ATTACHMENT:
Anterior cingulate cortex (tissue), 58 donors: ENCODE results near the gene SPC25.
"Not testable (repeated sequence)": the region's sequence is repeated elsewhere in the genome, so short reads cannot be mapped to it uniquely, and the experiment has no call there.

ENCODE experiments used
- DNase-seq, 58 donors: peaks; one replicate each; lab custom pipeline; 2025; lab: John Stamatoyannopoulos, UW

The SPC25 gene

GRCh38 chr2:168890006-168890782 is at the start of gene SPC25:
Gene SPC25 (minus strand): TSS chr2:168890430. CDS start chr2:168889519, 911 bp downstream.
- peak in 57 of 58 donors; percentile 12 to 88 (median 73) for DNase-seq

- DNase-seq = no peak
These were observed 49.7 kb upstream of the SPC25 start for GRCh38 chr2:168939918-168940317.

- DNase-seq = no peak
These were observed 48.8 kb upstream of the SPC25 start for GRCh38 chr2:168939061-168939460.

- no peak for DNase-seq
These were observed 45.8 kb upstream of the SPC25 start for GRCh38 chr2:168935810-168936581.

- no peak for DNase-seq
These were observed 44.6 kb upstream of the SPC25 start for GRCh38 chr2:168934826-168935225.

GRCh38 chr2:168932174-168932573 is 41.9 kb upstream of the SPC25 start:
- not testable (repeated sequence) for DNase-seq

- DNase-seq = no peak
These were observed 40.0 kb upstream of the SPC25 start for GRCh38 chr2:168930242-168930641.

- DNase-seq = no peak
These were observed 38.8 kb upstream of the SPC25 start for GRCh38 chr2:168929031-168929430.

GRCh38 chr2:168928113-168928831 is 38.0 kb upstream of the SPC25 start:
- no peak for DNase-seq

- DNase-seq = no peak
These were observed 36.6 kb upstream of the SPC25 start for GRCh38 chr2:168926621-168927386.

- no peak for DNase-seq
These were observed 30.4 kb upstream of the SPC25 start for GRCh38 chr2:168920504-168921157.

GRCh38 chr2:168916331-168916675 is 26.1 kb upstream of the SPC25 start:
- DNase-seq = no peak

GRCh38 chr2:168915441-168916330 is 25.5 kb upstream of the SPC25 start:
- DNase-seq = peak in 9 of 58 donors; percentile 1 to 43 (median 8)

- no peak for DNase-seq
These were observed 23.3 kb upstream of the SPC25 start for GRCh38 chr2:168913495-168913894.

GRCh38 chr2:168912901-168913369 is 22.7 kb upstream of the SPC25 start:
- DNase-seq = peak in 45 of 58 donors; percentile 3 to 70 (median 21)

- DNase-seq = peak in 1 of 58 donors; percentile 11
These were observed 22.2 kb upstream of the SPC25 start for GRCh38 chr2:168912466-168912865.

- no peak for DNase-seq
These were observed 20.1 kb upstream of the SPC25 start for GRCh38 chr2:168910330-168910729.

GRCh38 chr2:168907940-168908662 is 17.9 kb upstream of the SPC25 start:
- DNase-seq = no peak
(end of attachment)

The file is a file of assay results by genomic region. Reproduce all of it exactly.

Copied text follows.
Anterior cingulate cortex (tissue), 58 donors: ENCODE results near the gene SPC25.
"Not testable (repeated sequence)": the region's sequence is repeated elsewhere in the genome, so short reads cannot be mapped to it uniquely, and the experiment has no call there.

ENCODE experiments used
- DNase-seq, 58 donors: peaks; one replicate each; lab custom pipeline; 2025; lab: John Stamatoyannopoulos, UW

The SPC25 gene

GRCh38 chr2:168890006-168890782 is at the start of gene SPC25:
Gene SPC25 (minus strand): TSS chr2:168890430. CDS start chr2:168889519, 911 bp downstream.
- peak in 57 of 58 donors; percentile 12 to 88 (median 73) for DNase-seq

- DNase-seq = no peak
These were observed 49.7 kb upstream of the SPC25 start for GRCh38 chr2:168939918-168940317.

- DNase-seq = no peak
These were observed 48.8 kb upstream of the SPC25 start for GRCh38 chr2:168939061-168939460.

- no peak for DNase-seq
These were observed 45.8 kb upstream of the SPC25 start for GRCh38 chr2:168935810-168936581.

- no peak for DNase-seq
These were observed 44.6 kb upstream of the SPC25 start for GRCh38 chr2:168934826-168935225.

GRCh38 chr2:168932174-168932573 is 41.9 kb upstream of the SPC25 start:
- not testable (repeated sequence) for DNase-seq

- DNase-seq = no peak
These were observed 40.0 kb upstream of the SPC25 start for GRCh38 chr2:168930242-168930641.

- DNase-seq = no peak
These were observed 38.8 kb upstream of the SPC25 start for GRCh38 chr2:168929031-168929430.

GRCh38 chr2:168928113-168928831 is 38.0 kb upstream of the SPC25 start:
- no peak for DNase-seq

- DNase-seq = no peak
These were observed 36.6 kb upstream of the SPC25 start for GRCh38 chr2:168926621-168927386.

- no peak for DNase-seq
These were observed 30.4 kb upstream of the SPC25 start for GRCh38 chr2:168920504-168921157.

GRCh38 chr2:168916331-168916675 is 26.1 kb upstream of the SPC25 start:
- DNase-seq = no peak

GRCh38 chr2:168915441-168916330 is 25.5 kb upstream of the SPC25 start:
- DNase-seq = peak in 9 of 58 donors; percentile 1 to 43 (median 8)

- no peak for DNase-seq
These were observed 23.3 kb upstream of the SPC25 start for GRCh38 chr2:168913495-168913894.

GRCh38 chr2:168912901-168913369 is 22.7 kb upstream of the SPC25 start:
- DNase-seq = peak in 45 of 58 donors; percentile 3 to 70 (median 21)

- DNase-seq = peak in 1 of 58 donors; percentile 11
These were observed 22.2 kb upstream of the SPC25 start for GRCh38 chr2:168912466-168912865.

- no peak for DNase-seq
These were observed 20.1 kb upstream of the SPC25 start for GRCh38 chr2:168910330-168910729.

GRCh38 chr2:168907940-168908662 is 17.9 kb upstream of the SPC25 start:
- DNase-seq = no peak